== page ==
Short-chain, organic gases are byproducts of crude oil processing in the petrochemical industry and are valuable feedstocks for plastic production. But before they can be used for this purpose, they must be purified.
In Advanced Functional Materials, Professor Zhiping Lai and his colleagues from King Abdullah University of Science and Technology report a new technique for fabricating a highly selective membrane for gas purification.
The membrane is constructed from a metal–organic framework called ZIF-8. This material contains pores that can flex when gases pass through. Due to this flexing effect, both propene and propane can pass through; however, propene diffuses through much faster than propane.
Heng-Yu Chi: Gas separation performance can be evaluated by two factors: selectivity and permeance. Selectivity is dependent on the quantity of membrane defects. Permeance is dependent on the thickness and porosity of the membrane. Generally, high permeance means low selectivity, and vice versa.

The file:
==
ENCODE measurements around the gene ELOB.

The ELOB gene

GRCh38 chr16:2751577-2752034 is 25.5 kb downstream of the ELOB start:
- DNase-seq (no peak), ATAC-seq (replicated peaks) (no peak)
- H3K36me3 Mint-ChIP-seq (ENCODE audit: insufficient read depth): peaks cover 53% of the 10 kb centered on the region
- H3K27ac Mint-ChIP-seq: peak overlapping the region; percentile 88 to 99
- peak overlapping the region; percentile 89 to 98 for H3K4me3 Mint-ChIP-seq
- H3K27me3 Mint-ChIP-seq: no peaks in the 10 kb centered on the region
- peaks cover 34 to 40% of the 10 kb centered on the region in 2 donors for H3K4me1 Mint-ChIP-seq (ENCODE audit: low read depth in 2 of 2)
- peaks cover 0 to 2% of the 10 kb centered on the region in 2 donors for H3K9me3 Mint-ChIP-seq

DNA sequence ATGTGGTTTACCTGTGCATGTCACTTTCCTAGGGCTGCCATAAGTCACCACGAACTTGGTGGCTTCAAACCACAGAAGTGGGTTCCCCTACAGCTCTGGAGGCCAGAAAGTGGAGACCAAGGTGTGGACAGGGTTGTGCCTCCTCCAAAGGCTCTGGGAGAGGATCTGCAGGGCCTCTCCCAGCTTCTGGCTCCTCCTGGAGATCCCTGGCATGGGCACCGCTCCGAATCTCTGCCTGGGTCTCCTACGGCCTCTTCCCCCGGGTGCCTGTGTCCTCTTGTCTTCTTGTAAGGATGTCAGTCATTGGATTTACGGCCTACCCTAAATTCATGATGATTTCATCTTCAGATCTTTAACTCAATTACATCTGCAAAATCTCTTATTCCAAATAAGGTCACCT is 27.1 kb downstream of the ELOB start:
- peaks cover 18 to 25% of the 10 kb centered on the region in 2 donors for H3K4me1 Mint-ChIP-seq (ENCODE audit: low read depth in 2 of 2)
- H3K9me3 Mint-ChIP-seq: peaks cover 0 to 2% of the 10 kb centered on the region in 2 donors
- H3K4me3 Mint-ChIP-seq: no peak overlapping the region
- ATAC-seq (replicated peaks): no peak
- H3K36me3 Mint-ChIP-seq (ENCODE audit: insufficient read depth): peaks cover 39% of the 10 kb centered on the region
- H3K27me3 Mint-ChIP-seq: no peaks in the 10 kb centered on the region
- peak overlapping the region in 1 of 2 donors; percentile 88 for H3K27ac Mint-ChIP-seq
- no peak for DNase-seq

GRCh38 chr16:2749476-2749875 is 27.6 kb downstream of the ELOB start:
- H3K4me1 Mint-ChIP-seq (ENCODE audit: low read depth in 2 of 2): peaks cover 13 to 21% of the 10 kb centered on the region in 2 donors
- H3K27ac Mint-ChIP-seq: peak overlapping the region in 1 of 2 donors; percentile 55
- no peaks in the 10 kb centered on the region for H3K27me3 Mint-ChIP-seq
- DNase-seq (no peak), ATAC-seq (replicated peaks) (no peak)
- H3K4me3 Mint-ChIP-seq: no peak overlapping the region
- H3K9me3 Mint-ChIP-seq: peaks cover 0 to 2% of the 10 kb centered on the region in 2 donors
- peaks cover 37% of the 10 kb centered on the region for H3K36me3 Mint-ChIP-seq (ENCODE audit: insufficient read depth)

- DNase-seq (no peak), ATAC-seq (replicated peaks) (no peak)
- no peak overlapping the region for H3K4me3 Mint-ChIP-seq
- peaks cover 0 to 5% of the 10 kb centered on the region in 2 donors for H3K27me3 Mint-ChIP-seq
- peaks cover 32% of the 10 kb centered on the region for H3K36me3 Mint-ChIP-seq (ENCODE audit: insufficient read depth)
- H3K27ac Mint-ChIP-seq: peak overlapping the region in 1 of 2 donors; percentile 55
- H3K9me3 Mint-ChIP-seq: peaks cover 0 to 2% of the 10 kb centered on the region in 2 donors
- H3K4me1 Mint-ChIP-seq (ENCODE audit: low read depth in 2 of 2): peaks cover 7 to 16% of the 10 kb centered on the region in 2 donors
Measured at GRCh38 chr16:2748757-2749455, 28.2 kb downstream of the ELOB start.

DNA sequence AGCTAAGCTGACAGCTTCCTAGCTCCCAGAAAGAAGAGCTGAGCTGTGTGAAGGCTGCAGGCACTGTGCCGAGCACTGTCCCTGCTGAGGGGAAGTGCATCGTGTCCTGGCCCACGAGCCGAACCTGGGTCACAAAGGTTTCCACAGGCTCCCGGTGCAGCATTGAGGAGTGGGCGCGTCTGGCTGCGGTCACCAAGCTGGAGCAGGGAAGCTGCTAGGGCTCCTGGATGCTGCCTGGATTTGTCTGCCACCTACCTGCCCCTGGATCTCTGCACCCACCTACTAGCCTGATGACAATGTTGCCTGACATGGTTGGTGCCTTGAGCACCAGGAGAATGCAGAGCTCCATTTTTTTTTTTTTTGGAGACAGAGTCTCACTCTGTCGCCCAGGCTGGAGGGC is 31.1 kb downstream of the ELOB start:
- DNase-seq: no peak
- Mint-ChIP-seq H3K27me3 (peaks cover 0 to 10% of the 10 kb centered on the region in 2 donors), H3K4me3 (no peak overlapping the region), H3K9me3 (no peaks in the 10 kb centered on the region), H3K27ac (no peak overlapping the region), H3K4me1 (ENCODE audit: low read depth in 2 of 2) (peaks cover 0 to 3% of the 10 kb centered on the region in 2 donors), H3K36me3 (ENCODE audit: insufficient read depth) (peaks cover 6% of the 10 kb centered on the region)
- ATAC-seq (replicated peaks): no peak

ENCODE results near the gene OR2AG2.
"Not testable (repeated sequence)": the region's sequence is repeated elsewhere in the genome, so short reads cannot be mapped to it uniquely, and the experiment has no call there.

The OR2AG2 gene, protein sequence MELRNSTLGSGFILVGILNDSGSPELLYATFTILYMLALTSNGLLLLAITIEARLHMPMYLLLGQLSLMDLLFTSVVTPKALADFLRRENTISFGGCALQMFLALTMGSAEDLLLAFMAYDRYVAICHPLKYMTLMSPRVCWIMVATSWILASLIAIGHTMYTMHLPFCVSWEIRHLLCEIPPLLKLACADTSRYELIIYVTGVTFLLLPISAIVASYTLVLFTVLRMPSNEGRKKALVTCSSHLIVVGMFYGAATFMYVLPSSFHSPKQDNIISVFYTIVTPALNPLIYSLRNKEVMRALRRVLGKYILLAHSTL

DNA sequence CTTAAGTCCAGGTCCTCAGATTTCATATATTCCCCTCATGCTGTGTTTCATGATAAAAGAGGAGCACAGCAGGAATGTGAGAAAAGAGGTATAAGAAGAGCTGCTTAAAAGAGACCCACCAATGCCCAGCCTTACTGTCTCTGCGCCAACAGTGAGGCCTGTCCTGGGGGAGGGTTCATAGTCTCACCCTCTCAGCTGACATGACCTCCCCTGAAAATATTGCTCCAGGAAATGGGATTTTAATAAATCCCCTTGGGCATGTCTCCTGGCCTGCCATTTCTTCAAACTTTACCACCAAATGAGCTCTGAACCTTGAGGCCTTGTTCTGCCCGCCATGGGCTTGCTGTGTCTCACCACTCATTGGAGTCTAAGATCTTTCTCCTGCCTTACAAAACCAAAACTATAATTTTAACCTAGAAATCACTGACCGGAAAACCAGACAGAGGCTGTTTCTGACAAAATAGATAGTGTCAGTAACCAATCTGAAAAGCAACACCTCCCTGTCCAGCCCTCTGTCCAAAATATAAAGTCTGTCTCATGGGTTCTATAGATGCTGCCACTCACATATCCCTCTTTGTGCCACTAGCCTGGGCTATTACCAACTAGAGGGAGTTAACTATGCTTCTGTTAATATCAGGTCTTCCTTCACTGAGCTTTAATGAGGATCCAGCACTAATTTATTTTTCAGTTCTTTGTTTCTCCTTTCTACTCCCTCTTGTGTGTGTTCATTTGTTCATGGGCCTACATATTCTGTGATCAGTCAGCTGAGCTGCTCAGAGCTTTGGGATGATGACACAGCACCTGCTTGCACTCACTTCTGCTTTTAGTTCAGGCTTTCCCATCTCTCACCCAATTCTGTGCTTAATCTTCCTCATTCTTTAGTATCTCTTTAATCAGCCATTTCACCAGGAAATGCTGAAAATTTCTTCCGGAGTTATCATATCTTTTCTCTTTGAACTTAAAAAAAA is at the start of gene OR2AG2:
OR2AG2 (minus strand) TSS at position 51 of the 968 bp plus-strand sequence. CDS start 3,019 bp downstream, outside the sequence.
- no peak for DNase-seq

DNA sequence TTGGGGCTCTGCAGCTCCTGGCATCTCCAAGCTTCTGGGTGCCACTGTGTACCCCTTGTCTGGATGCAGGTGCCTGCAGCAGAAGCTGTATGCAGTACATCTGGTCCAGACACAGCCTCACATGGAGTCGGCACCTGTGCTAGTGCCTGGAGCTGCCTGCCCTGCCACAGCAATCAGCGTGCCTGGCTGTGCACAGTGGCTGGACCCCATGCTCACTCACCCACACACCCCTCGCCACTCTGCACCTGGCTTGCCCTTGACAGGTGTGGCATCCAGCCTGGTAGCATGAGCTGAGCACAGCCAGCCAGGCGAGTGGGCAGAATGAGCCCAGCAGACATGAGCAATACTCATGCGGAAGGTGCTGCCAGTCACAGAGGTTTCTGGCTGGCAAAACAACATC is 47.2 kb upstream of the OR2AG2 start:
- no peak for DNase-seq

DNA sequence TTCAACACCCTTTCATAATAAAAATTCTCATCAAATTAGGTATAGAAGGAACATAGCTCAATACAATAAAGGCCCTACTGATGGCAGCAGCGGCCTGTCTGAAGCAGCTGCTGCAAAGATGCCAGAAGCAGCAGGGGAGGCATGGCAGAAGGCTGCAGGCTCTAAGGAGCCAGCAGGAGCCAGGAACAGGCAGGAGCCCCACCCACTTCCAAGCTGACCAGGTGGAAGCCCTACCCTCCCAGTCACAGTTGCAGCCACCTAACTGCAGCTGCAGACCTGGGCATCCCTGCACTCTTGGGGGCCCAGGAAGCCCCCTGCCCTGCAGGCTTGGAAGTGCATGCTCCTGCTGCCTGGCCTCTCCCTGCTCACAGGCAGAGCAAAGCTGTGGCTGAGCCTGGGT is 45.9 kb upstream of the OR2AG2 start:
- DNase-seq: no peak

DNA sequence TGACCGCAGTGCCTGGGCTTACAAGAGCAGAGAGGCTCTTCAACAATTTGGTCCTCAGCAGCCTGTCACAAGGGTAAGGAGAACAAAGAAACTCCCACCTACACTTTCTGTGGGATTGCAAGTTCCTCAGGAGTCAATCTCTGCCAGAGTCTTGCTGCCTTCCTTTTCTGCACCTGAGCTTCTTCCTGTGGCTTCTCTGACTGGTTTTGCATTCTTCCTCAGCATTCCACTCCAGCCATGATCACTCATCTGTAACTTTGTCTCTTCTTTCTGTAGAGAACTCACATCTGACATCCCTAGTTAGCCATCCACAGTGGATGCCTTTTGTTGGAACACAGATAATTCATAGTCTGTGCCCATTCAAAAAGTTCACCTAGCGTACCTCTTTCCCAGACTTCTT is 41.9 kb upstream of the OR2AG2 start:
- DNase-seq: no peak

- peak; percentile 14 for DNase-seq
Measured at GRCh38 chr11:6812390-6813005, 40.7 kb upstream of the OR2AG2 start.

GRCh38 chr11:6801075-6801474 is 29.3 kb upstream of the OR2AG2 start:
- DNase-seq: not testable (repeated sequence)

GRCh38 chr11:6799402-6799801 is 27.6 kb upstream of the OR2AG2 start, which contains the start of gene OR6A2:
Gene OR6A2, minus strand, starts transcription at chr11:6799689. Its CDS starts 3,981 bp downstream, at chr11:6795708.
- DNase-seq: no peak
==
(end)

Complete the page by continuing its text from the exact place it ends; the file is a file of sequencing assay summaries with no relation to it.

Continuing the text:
Dr. Ruicong Wei: We used an electrochemical deposition method to fabricate the separation membrane. This method allows dynamic self-healing of membrane defects. We carefully designed this electrochemical process to use a low current density that enabled membrane formation while avoiding the creation of impurities.
The membrane formed from this strategy is only a single layer of crystals thick, very pure, and has excellent porosity. As a result, the membrane has both high permeance and good selectivity.
To find out more about ZIF-8-based membranes for gas purification, please visit the Advanced Functional Materials homepage.